Jose Morales and Ruben Montalvo were convicted of murdering Jose Antonio Rivera. Rivera was chased through Kelly Park in the Bronx by a group of teenagers he had been feuding with. He was stabbed and hit with a baseball bat and sticks. One of the real killers, Jesus Fornes, confessed responsibility for the killing to a priest. The apparently guilt-stricken Fornes admitted to him and later to others that he had been part of the group that had killed Rivera, but he insisted that Morales and Montalvo were innocent. The priest advised he to speak to the court. Fornes spoke to a defense attorney on the defendants' day of sentencing. The sentencing was postponed. In the meantime, Fornes found a lawyer of his own, who advised him not to talk.

After Fornes died in 1997, both the priest and the lawyer independently came forward, as Fornes' death relieved them of any professional responsibility to keep Fornes' statements confidential. Both Morales and Montalvo were released in 2001 after this new evidence exonerated them.  (NY Times)

Bronx County, NY
Milton Lantigua
June 27, 1990

Milton Lantigua was convicted of the murder of Felix Ayala. Ayala was shot to death in front of 1520 Sheridan Avenue shortly after 1:00 a.m. on the morning of June 27, 1990. An earlier trial, conducted in 1991, ended in a mistrial when the jurors were unable to agree on a verdict. A witness, Frances Nunez Rosario, identified Lantigua as the shooter after claiming she had been alone looking out her apartment window. Later she recanted saying she had been preoccupied with a man in her apartment. The prosecutor refused to charge Rosario with perjury, calling her false testimony an “honest mistake.” Lantigua was released in 1996 and awarded $1.3 million in 2004-05 for 6 years of wrongful imprisonment.  (NY Times) (Justice: Denied)  [4/08]

Bronx County, NY
Jose Garcia
July 16, 1991

Jose Garcia was convicted of the murder of a friend named Cesar Vasquez. Three gunmen shot Vasquez to death in a courtyard on Bailey Avenue. Prosecutors at Garcia's 1993 trial claimed Vasquez and Garcia were linked to a drug gang battling for turf with rivals. However, they failed to show proof of Garcia's alleged motive. Their case rested on the testimony of one witness who claimed she saw the shooting.

Garcia was in the Dominican Republic at the time of the shooting and did not return to the U.S. until 17 days later. At trial, Garcia's lawyer presented almost nothing of his alibi. In Dec. 2006, after Garcia had served 15 years of imprisonment, a judge overturned his conviction. The judge credited Garcia with a strong alibi, including documents that appeared to show that he was arrested in the Dominican Republic for traveling with false documents a day before the murder. Garcia was released from imprisonment in Feb. 2007 after prosecutors declined to retry him.  [10/07]

Bronx County, NY
Richard Rosario
June 19, 1996

Richard Rosario was convicted of the shooting murder of Jorge Collazo. No physical evidence linked him to the crime, but two eyewitnesses identified him. However, abundant alibi evidence indicates that Rosario was living 1070 miles away in Deltona, Florida at the time of the crime. Rosario's trial lawyers failed to send an investigator to Florida to gather this evidence. Despite a post-conviction gathering of evidence, appeals courts have failed to provide him relief. Rosario is still imprisoned as of 2010.  (JD)  [10/07]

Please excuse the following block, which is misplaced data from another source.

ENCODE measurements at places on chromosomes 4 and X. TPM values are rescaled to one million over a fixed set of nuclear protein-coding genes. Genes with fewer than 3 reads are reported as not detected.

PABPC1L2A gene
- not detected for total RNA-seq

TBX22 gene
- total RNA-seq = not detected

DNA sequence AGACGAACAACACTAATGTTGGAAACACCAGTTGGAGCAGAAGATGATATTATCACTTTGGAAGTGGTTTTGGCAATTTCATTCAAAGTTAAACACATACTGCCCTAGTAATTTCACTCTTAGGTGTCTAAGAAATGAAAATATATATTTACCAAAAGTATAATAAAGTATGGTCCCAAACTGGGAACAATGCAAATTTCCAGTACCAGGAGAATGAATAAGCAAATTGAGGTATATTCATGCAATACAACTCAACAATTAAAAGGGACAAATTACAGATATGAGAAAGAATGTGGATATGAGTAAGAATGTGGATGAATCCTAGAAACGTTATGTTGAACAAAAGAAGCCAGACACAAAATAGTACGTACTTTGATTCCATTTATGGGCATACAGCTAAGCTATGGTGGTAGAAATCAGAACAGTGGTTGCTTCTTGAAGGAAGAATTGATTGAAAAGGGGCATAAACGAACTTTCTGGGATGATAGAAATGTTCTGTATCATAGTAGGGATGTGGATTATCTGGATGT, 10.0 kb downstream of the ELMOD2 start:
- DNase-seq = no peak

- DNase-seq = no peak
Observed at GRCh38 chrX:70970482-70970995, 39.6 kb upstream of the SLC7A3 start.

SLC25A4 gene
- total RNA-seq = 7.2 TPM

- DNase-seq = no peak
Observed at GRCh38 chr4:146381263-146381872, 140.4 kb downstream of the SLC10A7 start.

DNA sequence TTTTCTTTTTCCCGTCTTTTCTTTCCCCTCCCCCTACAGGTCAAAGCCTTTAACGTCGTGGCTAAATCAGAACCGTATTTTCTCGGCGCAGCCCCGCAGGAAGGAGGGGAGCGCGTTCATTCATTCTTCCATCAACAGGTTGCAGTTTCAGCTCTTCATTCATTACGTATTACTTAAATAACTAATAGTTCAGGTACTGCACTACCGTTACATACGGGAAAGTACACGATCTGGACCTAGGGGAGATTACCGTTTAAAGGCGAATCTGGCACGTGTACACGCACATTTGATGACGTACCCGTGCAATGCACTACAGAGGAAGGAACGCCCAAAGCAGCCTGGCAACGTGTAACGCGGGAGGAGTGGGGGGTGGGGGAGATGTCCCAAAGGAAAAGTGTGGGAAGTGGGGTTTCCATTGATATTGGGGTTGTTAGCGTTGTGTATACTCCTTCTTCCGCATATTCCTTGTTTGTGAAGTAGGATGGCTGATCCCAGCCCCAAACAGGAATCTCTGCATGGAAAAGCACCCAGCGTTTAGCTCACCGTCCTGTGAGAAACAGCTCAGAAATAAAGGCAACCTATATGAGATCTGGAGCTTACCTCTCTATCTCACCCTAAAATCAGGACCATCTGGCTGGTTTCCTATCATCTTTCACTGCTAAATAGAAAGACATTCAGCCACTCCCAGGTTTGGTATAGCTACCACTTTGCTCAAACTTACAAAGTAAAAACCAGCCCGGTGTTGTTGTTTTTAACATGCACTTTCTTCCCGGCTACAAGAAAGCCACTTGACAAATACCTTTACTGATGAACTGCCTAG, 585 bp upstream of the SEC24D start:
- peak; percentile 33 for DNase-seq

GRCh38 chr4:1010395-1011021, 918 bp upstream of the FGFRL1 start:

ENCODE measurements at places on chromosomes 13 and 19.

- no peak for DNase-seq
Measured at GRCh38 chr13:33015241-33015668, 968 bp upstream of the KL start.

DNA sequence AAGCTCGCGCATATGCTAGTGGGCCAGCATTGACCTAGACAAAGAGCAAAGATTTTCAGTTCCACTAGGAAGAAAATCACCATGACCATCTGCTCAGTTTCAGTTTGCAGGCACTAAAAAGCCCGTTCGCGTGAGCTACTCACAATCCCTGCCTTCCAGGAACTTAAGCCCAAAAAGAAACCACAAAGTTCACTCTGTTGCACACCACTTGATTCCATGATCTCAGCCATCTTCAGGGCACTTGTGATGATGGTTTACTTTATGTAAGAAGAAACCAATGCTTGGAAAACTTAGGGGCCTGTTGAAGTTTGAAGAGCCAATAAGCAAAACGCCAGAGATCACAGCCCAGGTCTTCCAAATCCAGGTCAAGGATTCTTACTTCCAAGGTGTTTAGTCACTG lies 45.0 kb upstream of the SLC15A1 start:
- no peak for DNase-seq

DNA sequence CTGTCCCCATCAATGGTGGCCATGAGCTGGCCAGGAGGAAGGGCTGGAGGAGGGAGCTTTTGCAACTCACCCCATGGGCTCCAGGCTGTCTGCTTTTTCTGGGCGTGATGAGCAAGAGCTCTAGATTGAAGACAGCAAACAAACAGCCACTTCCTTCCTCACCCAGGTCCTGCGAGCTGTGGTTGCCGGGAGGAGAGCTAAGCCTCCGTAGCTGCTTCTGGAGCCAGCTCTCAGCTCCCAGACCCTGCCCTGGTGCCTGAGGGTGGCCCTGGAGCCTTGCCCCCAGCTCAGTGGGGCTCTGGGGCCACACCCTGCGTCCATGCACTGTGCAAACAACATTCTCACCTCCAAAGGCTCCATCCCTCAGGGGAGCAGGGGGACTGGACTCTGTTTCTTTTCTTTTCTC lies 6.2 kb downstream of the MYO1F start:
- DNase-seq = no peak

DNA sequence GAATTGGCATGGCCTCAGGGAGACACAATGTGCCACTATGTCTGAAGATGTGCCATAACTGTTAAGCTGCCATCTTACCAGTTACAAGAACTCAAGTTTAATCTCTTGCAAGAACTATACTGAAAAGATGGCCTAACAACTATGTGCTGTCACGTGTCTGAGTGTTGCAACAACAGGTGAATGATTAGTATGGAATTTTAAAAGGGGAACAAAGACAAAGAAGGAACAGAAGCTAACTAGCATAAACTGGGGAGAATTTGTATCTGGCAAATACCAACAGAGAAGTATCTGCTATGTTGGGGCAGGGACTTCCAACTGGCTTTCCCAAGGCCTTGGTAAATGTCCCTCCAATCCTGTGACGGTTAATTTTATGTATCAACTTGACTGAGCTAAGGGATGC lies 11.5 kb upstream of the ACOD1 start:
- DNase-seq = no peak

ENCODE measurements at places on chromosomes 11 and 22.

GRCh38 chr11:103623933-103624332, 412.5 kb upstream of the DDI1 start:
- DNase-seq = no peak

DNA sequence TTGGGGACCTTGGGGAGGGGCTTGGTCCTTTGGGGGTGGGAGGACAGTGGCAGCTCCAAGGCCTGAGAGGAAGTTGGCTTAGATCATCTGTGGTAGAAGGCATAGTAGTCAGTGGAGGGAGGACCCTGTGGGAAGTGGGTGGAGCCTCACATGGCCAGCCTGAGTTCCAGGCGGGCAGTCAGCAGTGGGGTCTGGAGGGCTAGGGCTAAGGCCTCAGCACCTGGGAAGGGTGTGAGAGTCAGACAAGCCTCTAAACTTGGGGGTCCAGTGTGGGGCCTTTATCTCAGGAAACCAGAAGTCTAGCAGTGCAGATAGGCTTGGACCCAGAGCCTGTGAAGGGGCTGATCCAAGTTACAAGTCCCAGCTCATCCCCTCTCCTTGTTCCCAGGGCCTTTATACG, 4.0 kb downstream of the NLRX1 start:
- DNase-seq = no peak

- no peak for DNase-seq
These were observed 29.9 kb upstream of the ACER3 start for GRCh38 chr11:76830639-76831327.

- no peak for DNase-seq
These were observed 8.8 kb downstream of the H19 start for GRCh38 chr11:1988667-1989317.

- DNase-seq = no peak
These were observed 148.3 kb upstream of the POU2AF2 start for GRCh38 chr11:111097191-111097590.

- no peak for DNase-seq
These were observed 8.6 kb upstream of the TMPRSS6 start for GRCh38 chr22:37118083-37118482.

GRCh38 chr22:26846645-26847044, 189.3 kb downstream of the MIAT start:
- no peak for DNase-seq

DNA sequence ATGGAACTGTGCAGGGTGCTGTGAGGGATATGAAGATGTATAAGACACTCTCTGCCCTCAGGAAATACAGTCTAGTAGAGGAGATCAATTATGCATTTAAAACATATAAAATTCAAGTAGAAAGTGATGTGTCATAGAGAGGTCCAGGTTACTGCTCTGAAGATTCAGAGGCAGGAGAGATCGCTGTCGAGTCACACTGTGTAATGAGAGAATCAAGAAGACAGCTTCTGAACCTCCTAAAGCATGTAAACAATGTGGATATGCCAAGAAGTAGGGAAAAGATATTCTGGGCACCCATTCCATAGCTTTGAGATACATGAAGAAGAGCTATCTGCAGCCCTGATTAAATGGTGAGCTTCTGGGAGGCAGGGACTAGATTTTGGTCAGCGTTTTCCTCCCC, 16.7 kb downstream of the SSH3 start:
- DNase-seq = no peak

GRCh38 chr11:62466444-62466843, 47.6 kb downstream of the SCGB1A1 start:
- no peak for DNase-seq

Bronx County, NY
Diomedes Polonia
May 16, 1997

Diomedes Polonia was convicted of attempted murder for allegedly shooting Thomas Hosford three times in the course of a robbery. The victim said Freddy Polonia was his shooter. Pedro “Freddy” Polonia is Diomedes brother and bears a strong resemblance to him. When police visited Diomedes' apartment they believed they had found “Freddy.” While in the hospital, the victim was shown fresh mug shots of Diomedes, whom he identified as “Freddy.” Later, the victim further identified the wrong brother at a precinct station house line-up.

The actual Freddy signed a handwritten confession to the crime, but then reportedly fled to Puerto Rico. He was later located in Massachusetts where he had been arrested for drug dealing and was making regular court appearances there. A team of assistant DAs got in a car and drove up to Massachusetts, but Freddy invoked his right to counsel and silence. Then, within days, Freddy fled again, reportedly on a plane out of Boston. Diomedes' conviction was eventually overturned and he was released in Jan. 2003, but only after his Legal Aid attorneys logged 1300 hours on the case, and Diomedes spent over 5 and a half years in prison.  (  [1/07]

Bronx County, NY
Frederick Lynch

After being summoned for jury duty, Frederick Lynch did not disclose on his own volition that he had a felony drug conviction. He had served on a jury before and that conviction was not an issue. However, the jury Lynch served on was hung and apparently the judge was looking for a scapegoat. Lynch was charged with perjury. To avoid a possibly lengthy prison term, Lynch pleaded guilty to perjury and served 3 months in prison.  (Lynch v. Justice Bamberger)  [10/05]